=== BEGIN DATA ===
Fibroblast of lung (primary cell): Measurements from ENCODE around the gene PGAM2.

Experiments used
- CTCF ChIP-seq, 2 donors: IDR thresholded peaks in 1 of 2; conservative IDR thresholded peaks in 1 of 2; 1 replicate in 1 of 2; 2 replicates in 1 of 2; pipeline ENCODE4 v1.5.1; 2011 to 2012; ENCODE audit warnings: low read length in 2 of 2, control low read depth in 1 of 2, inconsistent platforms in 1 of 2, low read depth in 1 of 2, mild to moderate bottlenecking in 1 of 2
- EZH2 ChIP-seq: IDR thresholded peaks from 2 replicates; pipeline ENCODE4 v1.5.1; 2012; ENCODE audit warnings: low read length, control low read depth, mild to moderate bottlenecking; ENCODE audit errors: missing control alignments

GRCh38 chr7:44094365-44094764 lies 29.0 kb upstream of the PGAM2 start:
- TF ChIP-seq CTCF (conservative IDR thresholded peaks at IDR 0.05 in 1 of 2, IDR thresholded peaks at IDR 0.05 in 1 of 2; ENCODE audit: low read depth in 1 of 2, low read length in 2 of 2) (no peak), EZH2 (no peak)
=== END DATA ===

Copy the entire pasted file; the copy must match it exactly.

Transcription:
Fibroblast of lung (primary cell): Measurements from ENCODE around the gene PGAM2.

Experiments used
- CTCF ChIP-seq, 2 donors: IDR thresholded peaks in 1 of 2; conservative IDR thresholded peaks in 1 of 2; 1 replicate in 1 of 2; 2 replicates in 1 of 2; pipeline ENCODE4 v1.5.1; 2011 to 2012; ENCODE audit warnings: low read length in 2 of 2, control low read depth in 1 of 2, inconsistent platforms in 1 of 2, low read depth in 1 of 2, mild to moderate bottlenecking in 1 of 2
- EZH2 ChIP-seq: IDR thresholded peaks from 2 replicates; pipeline ENCODE4 v1.5.1; 2012; ENCODE audit warnings: low read length, control low read depth, mild to moderate bottlenecking; ENCODE audit errors: missing control alignments

GRCh38 chr7:44094365-44094764 lies 29.0 kb upstream of the PGAM2 start:
- TF ChIP-seq CTCF (conservative IDR thresholded peaks at IDR 0.05 in 1 of 2, IDR thresholded peaks at IDR 0.05 in 1 of 2; ENCODE audit: low read depth in 1 of 2, low read length in 2 of 2) (no peak), EZH2 (no peak)